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Testbed Configuration and Testing Methodology

In order to paint a complete picture of the contemporary Core i5 performance, we subjected all five above described 3000-series Core i5 processors to our extensive testing routine. They will be competing against Sandy Bridge LGA 1155 processors from the same price range released earlier: Core i5-2400 and Core i5-2500K. They current price allows a fair comparison between these CPUs and the new 3000-series processors: Core i5-2400 is priced at the same level as Core i5-3470 and Core i5-3450, while Core i5-2500K is priced just below Core i5-3570K.

Besides these processors, we also included the performance numbers of higher-end Core i7-3770K and Core i7-2700K, as well as an AMD FX-8150 CPU. By the way, it is remarkable that after yet another price slashing this Bulldozer representative ended up at the level of the least expensive Core i5 3000-series CPUs. In other words, AMD is no longer exercising the idea of making their eight-core product a worthy competitor to Intel’s Core i7.

As a result, we put together test platforms with the following hardware and software components:

  • Processors:
    • AMD FX-8150 (Zambezi, 8 cores, 3.6-4.2 GHz, 8 MB L3);
    • Intel Core i5-2400 (Sandy Bridge, 4 cores, 3.1-3.4 GHz, 6 MB L3);
    • Intel Core i5-2500K (Sandy Bridge, 4 cores, 3.3-3.7 GHz, 6 MB L3);
    • Intel Core i5-3450 (Ivy Bridge, 4 cores, 3.1-3.5 GHz, 6 MB L3);
    • Intel Core i5-3470 (Ivy Bridge, 4 cores, 3.2-3.6 GHz, 6 MB L3);
    • Intel Core i5-3550 (Ivy Bridge, 4 cores, 3.3-3.7 GHz, 6 MB L3);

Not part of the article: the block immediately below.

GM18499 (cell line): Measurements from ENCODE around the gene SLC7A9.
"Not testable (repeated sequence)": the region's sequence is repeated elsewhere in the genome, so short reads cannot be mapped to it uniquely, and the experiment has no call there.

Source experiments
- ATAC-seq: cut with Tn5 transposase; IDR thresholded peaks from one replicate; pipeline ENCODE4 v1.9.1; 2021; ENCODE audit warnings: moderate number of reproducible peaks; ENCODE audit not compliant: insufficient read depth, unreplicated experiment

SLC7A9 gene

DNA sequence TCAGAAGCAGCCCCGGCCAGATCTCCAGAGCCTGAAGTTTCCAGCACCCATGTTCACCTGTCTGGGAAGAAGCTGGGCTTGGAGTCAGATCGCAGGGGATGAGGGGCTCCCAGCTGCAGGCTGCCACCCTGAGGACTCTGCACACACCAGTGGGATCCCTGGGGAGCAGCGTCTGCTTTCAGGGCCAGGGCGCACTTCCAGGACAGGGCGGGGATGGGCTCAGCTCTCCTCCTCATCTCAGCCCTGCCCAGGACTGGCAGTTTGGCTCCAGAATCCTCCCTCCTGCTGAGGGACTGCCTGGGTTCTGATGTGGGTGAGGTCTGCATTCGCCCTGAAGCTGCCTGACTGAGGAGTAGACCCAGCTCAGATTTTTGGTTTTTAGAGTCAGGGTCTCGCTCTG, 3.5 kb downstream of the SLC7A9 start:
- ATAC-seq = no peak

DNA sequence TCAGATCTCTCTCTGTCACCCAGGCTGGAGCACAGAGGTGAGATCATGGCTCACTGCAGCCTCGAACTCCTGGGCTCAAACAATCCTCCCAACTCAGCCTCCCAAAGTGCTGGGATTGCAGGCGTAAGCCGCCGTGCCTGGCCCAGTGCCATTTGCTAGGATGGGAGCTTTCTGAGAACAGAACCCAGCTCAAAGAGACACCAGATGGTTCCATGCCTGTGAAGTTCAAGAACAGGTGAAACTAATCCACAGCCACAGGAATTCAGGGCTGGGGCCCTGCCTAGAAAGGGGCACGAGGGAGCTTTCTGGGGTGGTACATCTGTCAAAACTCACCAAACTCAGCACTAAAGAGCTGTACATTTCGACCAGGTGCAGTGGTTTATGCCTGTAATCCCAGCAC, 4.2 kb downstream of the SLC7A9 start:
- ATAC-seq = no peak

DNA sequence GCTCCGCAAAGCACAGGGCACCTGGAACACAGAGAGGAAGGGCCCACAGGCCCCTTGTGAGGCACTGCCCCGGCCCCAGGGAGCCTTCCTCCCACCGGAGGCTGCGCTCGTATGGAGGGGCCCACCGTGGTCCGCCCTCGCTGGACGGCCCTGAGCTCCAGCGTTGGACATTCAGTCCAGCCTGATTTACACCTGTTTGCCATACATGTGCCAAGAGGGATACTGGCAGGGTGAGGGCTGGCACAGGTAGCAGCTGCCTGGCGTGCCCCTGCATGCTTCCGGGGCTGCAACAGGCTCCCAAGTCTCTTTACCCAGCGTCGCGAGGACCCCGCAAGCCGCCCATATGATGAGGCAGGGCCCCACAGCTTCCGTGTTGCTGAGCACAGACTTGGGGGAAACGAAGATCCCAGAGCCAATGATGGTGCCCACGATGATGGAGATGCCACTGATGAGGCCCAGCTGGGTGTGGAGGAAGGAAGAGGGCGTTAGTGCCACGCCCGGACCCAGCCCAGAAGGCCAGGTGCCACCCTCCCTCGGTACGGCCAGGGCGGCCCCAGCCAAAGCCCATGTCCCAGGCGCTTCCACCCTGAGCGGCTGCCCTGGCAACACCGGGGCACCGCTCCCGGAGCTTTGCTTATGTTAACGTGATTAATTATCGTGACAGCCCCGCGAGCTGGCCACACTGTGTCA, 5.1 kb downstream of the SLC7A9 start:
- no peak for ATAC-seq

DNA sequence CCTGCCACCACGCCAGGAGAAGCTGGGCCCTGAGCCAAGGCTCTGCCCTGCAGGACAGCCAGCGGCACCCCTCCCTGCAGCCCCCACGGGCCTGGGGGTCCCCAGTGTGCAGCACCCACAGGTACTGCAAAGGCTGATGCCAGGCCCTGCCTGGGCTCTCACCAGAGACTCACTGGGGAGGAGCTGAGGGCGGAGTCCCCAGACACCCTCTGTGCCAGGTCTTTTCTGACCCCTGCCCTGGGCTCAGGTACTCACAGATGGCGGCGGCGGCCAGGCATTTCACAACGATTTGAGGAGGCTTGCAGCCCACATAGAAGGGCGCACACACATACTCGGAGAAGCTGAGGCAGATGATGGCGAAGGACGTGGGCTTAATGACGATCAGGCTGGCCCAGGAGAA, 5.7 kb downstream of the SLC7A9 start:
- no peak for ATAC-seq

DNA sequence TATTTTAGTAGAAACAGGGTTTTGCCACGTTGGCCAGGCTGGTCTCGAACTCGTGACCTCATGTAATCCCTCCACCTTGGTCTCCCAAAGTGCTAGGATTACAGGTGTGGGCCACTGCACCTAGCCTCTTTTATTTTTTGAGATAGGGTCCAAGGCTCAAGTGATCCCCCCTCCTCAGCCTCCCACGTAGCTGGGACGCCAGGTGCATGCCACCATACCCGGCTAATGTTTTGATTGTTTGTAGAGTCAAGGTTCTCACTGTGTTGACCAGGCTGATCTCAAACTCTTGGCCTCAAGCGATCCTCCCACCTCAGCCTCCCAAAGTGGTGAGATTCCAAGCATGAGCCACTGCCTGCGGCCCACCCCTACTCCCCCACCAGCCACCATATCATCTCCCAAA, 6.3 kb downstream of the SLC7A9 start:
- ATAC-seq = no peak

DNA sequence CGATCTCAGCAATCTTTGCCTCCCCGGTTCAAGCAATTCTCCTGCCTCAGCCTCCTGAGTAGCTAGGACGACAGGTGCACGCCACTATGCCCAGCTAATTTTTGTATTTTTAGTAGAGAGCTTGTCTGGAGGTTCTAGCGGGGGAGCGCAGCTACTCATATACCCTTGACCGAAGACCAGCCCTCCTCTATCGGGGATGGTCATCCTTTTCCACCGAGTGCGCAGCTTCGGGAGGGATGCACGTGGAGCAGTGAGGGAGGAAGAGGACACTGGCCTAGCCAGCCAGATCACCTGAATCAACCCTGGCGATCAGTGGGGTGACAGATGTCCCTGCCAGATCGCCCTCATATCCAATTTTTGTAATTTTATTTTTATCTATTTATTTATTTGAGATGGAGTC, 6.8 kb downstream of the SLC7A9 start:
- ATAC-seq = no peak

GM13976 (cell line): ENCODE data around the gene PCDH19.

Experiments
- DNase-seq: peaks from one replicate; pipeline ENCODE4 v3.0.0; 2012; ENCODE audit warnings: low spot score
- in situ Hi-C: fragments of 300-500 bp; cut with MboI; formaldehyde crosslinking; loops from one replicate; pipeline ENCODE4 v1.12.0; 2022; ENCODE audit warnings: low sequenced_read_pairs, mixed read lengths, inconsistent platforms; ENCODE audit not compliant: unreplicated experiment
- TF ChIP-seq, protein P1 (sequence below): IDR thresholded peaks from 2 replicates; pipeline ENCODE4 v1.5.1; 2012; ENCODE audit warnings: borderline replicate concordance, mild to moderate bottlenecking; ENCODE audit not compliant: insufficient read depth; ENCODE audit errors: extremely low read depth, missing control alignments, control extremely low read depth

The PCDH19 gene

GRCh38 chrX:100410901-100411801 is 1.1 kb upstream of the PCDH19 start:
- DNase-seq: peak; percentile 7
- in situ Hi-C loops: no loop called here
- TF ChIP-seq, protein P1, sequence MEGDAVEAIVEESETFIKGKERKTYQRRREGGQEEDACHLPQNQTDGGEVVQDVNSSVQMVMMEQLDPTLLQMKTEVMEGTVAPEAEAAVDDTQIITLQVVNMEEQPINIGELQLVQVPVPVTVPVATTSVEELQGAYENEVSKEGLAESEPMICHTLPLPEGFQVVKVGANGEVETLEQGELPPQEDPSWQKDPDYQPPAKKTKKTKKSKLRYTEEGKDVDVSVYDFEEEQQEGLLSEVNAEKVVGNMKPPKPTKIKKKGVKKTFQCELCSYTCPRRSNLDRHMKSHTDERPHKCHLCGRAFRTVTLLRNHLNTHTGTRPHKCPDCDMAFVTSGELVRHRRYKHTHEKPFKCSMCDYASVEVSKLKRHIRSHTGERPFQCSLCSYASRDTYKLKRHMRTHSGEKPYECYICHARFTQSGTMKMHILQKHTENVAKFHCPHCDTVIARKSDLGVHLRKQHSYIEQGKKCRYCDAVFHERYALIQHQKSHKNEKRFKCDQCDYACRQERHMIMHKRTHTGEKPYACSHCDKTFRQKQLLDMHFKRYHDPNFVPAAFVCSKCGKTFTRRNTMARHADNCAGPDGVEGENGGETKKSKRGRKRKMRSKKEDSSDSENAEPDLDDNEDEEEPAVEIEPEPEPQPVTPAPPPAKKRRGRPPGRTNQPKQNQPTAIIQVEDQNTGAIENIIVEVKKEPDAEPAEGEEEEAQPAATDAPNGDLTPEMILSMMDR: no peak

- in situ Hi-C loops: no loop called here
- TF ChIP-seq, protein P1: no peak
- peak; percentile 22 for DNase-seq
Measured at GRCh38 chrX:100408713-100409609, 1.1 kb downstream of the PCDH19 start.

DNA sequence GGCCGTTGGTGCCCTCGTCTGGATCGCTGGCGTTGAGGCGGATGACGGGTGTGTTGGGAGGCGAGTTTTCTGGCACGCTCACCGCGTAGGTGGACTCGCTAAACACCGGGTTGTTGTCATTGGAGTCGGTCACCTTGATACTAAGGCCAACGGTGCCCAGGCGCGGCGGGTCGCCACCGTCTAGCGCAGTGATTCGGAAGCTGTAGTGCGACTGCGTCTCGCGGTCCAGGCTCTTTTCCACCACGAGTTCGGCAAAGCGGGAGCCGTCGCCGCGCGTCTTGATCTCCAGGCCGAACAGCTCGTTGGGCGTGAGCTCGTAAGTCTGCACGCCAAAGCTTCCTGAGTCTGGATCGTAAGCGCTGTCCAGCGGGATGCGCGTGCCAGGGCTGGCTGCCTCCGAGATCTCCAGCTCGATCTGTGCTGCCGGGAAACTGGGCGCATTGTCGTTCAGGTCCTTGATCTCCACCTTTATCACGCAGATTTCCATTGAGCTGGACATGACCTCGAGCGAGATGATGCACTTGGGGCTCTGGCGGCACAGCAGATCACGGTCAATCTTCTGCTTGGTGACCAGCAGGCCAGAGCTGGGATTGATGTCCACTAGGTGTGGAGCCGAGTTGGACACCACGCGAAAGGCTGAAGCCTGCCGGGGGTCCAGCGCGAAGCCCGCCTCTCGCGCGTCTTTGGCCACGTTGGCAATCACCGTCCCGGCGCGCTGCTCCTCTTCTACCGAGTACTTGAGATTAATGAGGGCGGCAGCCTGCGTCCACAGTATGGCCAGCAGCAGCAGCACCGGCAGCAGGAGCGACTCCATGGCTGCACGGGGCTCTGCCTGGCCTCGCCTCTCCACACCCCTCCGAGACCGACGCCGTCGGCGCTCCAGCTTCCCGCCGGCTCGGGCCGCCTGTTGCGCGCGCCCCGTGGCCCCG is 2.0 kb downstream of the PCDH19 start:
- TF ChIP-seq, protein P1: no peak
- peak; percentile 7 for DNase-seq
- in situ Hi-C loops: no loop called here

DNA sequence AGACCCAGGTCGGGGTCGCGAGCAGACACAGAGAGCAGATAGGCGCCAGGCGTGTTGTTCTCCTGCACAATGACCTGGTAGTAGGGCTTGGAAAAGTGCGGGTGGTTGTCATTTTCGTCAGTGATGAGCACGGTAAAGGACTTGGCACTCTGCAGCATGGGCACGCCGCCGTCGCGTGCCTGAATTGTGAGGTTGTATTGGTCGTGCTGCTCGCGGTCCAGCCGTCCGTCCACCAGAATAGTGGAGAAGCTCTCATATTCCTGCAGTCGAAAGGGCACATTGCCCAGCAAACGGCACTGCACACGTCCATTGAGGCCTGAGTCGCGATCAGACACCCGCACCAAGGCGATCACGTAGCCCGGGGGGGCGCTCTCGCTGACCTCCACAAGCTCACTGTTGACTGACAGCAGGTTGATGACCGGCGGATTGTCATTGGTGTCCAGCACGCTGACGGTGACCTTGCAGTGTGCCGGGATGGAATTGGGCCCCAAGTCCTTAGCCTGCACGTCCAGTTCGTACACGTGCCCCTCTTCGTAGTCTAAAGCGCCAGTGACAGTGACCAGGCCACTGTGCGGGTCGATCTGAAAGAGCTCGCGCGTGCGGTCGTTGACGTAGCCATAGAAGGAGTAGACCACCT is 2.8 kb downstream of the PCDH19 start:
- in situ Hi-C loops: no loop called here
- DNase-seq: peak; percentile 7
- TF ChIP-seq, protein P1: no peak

• Intel Core i5-3570 (Ivy Bridge, 4 cores, 3.4-3.8 GHz, 6 MB L3);
    • Intel Core i5-3570K (Ivy Bridge, 4 cores, 3.4-3.8 GHz, 6 MB L3);
    • Intel Core i7-2700K (Sandy Bridge, 4 cores + HT, 3.5-3.9 GHz, 8 MB L3);
    • Intel Core i7-3770K (Ivy Bridge, 4 cores + HT, 3.5-3.9 GHz, 8 MB L3).
  • CPU cooler: NZXT Havik 140;
  • Mainboards:
    • ASUS Crosshair V Formula (Socket AM3+, AMD 990FX + SB950);
    • ASUS P8Z77-V Deluxe (LGA1155, Intel Z77 Express).
  • Memory: 2 x 4 GB, DDR3-1866 SDRAM, 9-11-9-27 (Kingston KHX1866C9D3K2/8GX).
  • Graphics cards:
    • AMD Radeon HD 6570 (1 GB/128-bit GDDR5, 650/4000 MHz);
    • NVIDIA GeForce GTX 680 (2 GB/256-bit GDDR5, 1006/6008 MHz).
  • System disk: Intel SSD 520 240 GB (SSDSC2CW240A3K5).
  • Power supply unit: Corsair AX1200i (80 Plus Platinum, 1200 W).
  • Operating system: Microsoft Windows 7 SP1 Ultimate x64.
  • Drivers:
    • AMD Catalyst 12.8 Driver;
    • AMD Chipset Driver 12.8;
    • Intel Chipset Driver 9.3.0.1019;
    • Intel Graphics Media Accelerator Driver 15.?26.?12.?2761;
    • Intel Management Engine Driver 8.?1.?0.?1248;
    • Intel Rapid Storage Technology 11.?2.?0.?1006;
    • NVIDIA GeForce 301.42 Driver.

For our tests of the AMD FX-8150 based system we installed KB2645594 and KB2646060 OS patches.

We used Nvidia GeForce GTX 680 graphics card to test the CPUs performance in a system equipped with a discrete graphics accelerator. We used AMD Radeon HD 6570 was utilized as a reference point during the tests with integrated graphics involved.

Intel Core i5-3570 processor didn’t participate in the tests performed in a system with a discrete graphics card, because its computational performance is identical to that of the Intel Core i5-3570K working at the same clock frequencies.

 
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